Along with temperatures in most parts of the country, mobile banking activity continued to increase in May. The overall value of American Banker's Mobile Banking Intensity Index was 73.8 for that month, a significant increase over April's value of 70.4.
Many of the bankers surveyed for the index said adoption of mobile banking continues to grow as more customers become comfortable with it. A typical comment was, "Mobile activity across the board has increased each month since implementation 18 months ago." Several respondents also mentioned they had begun advertising the service, which was driving new users to sign up.
The index is a product of American Banker's regular surveys of banking executives and is published in partnership with Verizon. The MBII is a diffusion index. For context, readings above 50 in a diffusion index indicate expansion and readings below 50 point to contraction. The further from 50 a reading is, the stronger the indicated change. A reading of 50 suggests that activity was unchanged month to month. All the data in the index is compiled from a survey of 309 bank executives, all from institutions that offer mobile banking.
Mobile check deposit (snapping a photo of a check to automatically deposit it) was the smartphone-based task users ramped up most in May: almost 80% of the 309 bankers surveyed said their customers used the feature more that month than they did in April. Several of the banks reporting had recently introduced this feature, making adoption growth inevitable.
Checking bank account balances was also a wildly popular activity — 71% of bankers surveyed reported an increase among their customers. One respondent commented, "Balance inquiry activity increased as more users signed on to SMS text balance alerts."
The index shows a strong overall improvement in mobile banking downtime for the month of May. While 64% of the bankers said the amount of downtime for their mobile banking apps stayed the same during the month, 27% said it had dropped. Only 9% reported higher downtime. A few bankers mentioned that they had had technical glitches in April that were resolved.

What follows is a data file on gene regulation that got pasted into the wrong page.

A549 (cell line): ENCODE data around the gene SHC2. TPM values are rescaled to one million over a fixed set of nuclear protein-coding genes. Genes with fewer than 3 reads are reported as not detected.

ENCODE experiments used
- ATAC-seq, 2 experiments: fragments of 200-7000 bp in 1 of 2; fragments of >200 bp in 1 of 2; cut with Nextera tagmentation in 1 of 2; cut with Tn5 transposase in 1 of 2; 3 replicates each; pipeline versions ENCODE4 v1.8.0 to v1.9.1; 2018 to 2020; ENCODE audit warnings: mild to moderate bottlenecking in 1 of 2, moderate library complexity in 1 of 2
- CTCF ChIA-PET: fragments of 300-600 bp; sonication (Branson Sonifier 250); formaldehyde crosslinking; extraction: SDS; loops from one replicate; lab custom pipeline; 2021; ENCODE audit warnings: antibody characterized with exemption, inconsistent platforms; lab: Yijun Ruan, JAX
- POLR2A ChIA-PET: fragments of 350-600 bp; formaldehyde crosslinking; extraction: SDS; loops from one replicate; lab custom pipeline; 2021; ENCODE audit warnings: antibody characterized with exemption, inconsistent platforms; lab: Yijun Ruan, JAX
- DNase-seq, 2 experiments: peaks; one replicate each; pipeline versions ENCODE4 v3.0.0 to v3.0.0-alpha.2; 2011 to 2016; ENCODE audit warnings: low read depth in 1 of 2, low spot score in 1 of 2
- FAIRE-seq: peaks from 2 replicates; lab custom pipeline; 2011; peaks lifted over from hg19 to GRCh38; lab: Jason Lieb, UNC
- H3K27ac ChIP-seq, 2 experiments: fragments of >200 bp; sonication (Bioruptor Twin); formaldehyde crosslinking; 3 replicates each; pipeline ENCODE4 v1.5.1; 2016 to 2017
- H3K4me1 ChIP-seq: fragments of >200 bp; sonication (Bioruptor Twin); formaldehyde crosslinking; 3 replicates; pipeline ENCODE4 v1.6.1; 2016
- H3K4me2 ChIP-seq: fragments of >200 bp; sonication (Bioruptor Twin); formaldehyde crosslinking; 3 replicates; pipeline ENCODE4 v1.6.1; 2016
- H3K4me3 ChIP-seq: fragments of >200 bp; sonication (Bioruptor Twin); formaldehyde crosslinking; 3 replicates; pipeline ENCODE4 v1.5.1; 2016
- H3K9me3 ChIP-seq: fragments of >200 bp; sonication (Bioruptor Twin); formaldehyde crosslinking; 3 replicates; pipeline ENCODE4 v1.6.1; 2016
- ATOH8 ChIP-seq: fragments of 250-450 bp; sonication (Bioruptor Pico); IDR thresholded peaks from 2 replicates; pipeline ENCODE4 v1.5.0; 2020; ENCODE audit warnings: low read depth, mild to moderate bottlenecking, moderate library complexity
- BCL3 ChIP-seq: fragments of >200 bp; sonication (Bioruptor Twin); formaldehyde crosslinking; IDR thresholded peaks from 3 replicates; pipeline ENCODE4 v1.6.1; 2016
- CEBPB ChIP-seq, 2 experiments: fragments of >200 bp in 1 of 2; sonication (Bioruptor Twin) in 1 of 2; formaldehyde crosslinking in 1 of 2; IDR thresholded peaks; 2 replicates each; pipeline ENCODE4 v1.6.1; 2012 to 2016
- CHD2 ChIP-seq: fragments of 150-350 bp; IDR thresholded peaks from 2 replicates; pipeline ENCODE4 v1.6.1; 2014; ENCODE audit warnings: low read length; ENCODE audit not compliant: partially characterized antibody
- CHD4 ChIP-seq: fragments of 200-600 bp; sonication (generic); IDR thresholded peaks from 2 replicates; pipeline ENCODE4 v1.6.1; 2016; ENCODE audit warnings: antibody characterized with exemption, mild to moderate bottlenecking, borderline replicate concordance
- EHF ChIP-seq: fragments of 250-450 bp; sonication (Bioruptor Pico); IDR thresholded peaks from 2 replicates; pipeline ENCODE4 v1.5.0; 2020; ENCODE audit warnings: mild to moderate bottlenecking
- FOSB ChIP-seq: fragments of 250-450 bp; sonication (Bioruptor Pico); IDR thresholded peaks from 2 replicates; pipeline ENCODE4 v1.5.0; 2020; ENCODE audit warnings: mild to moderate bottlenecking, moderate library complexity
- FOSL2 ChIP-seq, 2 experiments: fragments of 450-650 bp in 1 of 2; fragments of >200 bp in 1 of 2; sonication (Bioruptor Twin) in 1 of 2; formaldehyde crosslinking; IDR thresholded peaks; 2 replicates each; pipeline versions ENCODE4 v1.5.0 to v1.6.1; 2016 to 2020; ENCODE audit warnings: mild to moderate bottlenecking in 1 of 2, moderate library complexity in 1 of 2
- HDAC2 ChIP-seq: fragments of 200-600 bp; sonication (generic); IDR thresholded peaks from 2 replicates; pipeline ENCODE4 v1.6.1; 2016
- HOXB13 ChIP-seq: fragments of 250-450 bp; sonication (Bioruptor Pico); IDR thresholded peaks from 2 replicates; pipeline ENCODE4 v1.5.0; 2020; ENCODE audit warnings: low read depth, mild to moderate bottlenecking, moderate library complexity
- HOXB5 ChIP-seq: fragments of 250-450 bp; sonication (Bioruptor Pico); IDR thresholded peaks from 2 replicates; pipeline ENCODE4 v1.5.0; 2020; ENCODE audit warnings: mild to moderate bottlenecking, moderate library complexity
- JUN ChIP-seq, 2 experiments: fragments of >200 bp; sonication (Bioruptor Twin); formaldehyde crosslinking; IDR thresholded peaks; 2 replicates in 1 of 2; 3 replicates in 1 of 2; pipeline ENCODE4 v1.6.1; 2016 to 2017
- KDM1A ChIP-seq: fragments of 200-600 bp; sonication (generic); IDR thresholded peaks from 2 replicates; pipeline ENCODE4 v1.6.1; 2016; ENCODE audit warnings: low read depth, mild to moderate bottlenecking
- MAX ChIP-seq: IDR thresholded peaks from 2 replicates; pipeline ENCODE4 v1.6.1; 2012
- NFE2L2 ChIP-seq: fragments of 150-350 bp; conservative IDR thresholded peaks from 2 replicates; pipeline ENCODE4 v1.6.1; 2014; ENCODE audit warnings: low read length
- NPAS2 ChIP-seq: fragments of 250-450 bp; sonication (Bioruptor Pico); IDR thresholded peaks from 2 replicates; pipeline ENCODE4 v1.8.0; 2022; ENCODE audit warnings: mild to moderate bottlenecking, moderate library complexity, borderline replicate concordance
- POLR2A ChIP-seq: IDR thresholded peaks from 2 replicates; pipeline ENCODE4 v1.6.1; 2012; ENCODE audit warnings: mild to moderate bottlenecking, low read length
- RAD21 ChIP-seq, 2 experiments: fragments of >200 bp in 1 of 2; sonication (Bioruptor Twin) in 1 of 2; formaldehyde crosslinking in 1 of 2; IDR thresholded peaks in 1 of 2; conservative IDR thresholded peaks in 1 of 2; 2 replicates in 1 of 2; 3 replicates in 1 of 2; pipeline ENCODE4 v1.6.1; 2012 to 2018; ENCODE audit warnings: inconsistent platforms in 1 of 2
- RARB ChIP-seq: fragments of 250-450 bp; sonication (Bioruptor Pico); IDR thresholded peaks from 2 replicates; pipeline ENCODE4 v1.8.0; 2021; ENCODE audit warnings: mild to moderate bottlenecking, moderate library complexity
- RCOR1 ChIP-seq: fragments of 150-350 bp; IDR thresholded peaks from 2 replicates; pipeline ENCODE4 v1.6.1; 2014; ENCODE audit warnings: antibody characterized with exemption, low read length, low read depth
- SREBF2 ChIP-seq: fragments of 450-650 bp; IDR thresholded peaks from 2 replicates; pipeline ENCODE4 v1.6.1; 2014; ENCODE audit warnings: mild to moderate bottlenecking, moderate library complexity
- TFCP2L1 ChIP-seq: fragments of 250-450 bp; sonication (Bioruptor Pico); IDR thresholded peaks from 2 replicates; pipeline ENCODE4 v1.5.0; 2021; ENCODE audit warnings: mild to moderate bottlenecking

Who is actually building the mobile apps that banks are offering? At slightly more than half (50.3%) of these banks, it's their core banking supplier. About half use a third-party application provider. Only 17.2% reported having an in-house development team doing this work.
Bankers were asked what kind of customer support they provide for their mobile banking users. In some past surveys, users have lamented a lack of clear and simple help when they hit a stumbling-block. Among these providers, 59% provide an online "frequently asked questions" section. About a third (32.6%) offer customer support text messages and almost a third (28.2%) have a click-to-call feature built into their mobile banking apps.
The bankers were also asked this time what technology advancement will improve the retail customer's overall experience. The overwhelming majority of answers were in the category of better security, especially biometric authentication. One banker wrote, "Security probably. Customers who do not use the technology already offered do not believe it is safe." Another technology advancement several cited was mobile payments. As one respondent said, "Mobile wallet: I know it is already out there, but not as widely used."